In my work it is necessary that I read material from many different sources. This is made easier by the fact that I like to read. Recently my literary perusals led me to a book involving industrial relation disputes in the early part of the 20th century. This era of the labor movement was decidedly non-peaceful. It was the opposite; often violent, bloody, and sometimes deadly. So it was with some interest that I read about a little known strike involving the Arizona copper mines just after the start of World War I where more than 5,000 mine workers struck over inadequate pay and other grievances.
What was noteworthy about this particular strike is that it was remarkably free of violence, negotiations were conducted peacefully, and it led to labor harmony for a good number of years after the strike was settled. That it was essentially peaceful from start to finish is why the event never made it into the history books or became a case study in some dry as dirt college text book.
What caught and held my attention was that part of the story about the cost of this dispute, both in terms of lost wages on the part of the workers and lost revenue suffered by the companies involved in the strike. The significant thing for me was the fact that neither side ever recovered what had been lost, even though workers thereafter made a higher wage, and the companies saw good profits in the years after the strike.
Fast forward 100 years later and similar situations confront us every day. They do not involve labor disputes per sea, but the basic fact remains – conflict exacts a cost and it can be significant. Businesses of all sizes face a whole range of issues, and they apply to many industries. Other issues affect particular industries. Yet, regardless of the industry the impact of conflict affects a company’s financial health, its organizational performance, its culture, the morale of employees, and the resources that a company allocates to achieve its objectives.
Most managers and employees do not have a clear understanding of the costs created by conflicts that are not addressed in timely or constructive manner. Both managers and employees often resort to creating ways of coping with the conflicts or finding ways to work around the individuals and the issues at the core of the conflict. A quote attributed to Dr. Dan Dana of the Mediation Training Institute International states, in part, “unmanaged conflict is the largest reducible cost in organizations today, and the least recognized”. There is more than a grain of truth in this conclusion. A 2008 produced for the Myers-Briggs organization showed that an estimated 385 million work days were spent trying to address, work through, work around, or otherwise mitigate for the adverse effects of conflict. This translates into $359 billion in salaries and wages spent on conflict and its consequences that should have been spent on products, services, and all the other things that add value to a company’s brand.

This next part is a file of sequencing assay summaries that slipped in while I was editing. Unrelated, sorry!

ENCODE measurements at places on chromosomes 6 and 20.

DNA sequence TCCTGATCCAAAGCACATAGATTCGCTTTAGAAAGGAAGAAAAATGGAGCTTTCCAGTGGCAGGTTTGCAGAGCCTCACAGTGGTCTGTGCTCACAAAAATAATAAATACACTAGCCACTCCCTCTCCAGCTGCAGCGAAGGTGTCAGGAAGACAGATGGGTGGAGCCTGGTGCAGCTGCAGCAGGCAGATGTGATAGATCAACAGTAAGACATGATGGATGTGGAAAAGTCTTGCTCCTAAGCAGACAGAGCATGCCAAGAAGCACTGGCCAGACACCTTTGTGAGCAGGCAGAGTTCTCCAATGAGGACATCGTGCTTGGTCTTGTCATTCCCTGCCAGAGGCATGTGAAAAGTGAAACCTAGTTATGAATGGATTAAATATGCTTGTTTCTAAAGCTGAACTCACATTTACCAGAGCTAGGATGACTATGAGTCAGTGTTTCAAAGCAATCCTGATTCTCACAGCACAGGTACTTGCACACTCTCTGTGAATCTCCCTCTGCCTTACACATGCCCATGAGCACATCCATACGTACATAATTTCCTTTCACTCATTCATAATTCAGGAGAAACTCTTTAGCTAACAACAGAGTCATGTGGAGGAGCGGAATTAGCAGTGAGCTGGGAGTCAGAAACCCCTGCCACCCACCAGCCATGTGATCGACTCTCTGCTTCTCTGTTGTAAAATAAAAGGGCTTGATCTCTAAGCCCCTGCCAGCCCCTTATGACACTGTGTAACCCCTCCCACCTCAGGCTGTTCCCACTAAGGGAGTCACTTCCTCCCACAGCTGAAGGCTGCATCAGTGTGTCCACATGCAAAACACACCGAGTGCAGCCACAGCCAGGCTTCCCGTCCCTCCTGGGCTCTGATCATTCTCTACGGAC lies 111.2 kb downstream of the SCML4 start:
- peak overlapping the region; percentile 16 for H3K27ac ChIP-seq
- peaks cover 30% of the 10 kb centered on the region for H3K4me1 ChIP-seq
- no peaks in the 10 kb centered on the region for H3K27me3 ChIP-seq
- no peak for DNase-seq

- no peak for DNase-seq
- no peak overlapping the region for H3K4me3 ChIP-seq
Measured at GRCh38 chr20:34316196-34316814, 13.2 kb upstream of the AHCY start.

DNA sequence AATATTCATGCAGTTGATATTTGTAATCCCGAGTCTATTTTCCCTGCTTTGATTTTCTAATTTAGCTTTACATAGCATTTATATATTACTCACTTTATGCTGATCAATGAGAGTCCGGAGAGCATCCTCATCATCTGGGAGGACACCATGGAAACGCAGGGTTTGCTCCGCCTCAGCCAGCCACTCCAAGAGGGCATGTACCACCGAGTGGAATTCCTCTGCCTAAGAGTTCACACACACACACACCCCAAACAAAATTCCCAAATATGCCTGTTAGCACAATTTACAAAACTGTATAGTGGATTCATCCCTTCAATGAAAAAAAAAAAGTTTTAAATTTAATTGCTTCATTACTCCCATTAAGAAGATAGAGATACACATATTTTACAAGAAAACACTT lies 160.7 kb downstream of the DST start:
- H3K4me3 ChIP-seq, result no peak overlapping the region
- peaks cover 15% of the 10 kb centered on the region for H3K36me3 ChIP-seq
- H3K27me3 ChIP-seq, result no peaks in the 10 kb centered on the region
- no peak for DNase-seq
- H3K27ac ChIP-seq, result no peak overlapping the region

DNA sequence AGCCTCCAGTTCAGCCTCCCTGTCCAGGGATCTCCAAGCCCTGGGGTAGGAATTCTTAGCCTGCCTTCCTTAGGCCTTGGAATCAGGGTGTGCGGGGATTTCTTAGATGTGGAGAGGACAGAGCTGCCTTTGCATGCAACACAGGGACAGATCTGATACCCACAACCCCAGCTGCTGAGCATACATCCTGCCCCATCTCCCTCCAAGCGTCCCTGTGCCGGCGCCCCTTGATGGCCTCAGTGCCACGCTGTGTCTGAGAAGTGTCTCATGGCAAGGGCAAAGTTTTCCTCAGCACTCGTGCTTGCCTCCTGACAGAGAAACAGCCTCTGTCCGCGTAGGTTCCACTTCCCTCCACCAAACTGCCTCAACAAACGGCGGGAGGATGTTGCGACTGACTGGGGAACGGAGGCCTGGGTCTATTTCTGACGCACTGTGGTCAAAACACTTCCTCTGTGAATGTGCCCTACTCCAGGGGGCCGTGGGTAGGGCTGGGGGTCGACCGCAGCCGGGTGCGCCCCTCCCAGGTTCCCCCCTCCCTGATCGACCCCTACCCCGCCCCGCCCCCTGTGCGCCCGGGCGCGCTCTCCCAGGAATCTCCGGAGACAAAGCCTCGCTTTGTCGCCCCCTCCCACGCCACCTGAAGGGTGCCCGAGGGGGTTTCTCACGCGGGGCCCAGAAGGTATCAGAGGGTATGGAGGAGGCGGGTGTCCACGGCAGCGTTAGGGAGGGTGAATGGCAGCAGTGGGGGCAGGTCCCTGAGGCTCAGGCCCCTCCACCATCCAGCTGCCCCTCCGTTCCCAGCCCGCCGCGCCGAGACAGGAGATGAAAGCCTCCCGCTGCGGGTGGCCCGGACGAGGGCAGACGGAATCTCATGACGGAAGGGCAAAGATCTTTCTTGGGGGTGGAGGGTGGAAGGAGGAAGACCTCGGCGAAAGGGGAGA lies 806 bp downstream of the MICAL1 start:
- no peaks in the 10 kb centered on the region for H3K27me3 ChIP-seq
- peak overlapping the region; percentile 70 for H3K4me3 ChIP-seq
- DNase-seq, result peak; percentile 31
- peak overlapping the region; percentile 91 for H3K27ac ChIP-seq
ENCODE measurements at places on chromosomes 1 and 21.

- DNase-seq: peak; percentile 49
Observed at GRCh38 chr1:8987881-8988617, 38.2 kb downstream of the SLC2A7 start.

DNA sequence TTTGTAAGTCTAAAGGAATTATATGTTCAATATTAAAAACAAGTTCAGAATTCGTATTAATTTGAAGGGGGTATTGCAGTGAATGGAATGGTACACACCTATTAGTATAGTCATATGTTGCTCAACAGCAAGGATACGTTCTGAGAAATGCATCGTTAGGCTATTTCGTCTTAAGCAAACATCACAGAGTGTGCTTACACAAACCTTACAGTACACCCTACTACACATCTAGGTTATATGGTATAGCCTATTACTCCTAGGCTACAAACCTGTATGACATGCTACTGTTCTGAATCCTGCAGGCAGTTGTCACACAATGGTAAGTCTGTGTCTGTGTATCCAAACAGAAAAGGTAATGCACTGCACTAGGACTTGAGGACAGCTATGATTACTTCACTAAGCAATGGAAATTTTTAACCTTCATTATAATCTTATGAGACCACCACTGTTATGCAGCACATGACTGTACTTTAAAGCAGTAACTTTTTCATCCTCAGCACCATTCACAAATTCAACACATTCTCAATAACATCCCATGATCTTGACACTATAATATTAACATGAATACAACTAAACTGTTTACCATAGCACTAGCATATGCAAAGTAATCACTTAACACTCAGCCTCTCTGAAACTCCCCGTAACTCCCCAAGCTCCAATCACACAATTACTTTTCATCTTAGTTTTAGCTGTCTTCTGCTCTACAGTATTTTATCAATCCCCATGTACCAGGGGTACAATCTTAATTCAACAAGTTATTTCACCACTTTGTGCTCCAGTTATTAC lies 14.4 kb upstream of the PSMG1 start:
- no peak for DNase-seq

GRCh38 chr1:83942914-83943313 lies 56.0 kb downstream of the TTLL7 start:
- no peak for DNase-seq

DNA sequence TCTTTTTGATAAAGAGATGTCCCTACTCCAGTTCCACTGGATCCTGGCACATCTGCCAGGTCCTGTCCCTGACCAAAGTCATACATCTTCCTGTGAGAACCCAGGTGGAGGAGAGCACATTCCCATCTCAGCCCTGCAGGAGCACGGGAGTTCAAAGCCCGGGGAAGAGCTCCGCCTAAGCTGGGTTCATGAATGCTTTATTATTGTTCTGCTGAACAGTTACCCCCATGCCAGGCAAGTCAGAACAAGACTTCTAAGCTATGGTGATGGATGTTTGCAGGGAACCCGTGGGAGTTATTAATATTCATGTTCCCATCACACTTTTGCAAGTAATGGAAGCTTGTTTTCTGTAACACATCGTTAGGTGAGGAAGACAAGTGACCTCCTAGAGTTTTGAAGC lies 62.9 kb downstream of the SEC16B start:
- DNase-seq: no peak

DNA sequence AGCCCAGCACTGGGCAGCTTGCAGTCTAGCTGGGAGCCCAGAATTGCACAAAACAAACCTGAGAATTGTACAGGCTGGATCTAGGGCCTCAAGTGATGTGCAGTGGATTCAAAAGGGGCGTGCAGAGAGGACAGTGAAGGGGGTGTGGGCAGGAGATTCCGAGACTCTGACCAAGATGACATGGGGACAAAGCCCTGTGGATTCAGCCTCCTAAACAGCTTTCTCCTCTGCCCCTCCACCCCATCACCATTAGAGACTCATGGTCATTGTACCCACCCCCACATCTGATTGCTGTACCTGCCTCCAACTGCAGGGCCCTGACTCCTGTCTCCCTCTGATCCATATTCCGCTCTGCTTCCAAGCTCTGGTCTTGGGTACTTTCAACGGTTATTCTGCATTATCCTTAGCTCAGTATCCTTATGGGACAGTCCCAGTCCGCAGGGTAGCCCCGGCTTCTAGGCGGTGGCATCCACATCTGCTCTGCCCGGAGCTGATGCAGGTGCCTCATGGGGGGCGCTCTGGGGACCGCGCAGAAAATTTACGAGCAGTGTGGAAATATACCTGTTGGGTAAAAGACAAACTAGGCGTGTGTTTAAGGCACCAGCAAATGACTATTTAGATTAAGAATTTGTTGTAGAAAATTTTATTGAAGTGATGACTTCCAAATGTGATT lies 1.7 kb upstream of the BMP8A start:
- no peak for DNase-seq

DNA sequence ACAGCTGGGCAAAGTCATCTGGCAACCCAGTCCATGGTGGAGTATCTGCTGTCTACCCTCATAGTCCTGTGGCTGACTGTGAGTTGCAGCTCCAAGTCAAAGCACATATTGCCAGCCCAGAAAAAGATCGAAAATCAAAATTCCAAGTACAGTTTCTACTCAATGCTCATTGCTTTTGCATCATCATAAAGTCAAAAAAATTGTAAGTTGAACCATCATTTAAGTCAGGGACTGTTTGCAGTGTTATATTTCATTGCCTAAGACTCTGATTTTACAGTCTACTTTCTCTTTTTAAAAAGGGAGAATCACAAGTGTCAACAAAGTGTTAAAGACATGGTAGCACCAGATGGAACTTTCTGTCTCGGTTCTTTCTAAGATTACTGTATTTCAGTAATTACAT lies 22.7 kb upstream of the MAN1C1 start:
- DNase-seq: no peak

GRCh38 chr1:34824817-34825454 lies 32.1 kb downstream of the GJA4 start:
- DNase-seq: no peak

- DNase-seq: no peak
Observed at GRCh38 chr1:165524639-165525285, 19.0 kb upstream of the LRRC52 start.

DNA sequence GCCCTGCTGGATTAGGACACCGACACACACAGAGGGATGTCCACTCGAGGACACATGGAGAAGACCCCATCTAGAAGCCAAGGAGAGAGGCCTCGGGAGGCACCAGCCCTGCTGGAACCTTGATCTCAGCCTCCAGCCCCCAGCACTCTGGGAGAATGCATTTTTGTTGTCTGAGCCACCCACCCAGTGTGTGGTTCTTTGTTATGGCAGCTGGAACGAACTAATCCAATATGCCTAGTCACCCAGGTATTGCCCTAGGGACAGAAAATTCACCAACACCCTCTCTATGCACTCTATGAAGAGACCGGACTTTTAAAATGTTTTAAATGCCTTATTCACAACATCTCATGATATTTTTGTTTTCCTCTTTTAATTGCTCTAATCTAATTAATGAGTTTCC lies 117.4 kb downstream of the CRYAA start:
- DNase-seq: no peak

When one sifts through the debris conflict leaves in its wake, it is often cultural issues that lie at the heart of the dispute or disputes that damage a company’s efforts to do its work. Disputes whose components are primarily cultural are not well understood, not discussed early or adequately, and are often addressed with a variety of temporary fixes that only alleviate the problem in the short term. People are learning that culture is a powerful force. It defines how a company or organization sees itself, and it shapes how it presents itself, its products and services. Its policies, procedures, regulations, and rules are built around its culture. It is why conflicts rooted in cultural disputes have such a strong impact.
Mediation is an effective way of addressing conflict in a constructive manner, but it is particularly useful when companies and organizations are faced with conflicts that are driven by cultural issues. Mediation, when used correctly, can be a very positive way of addressing this type of conflict, and the use of mediation allows those in conflict to heal the fissures that are damaging an organization’s effectiveness.
Food for Thought: “Character isn’t something you were born with and can’t change, like your fingerprints. It’s something you weren’t born with and must take responsibility for building”. (from quotes by Jim Rohn).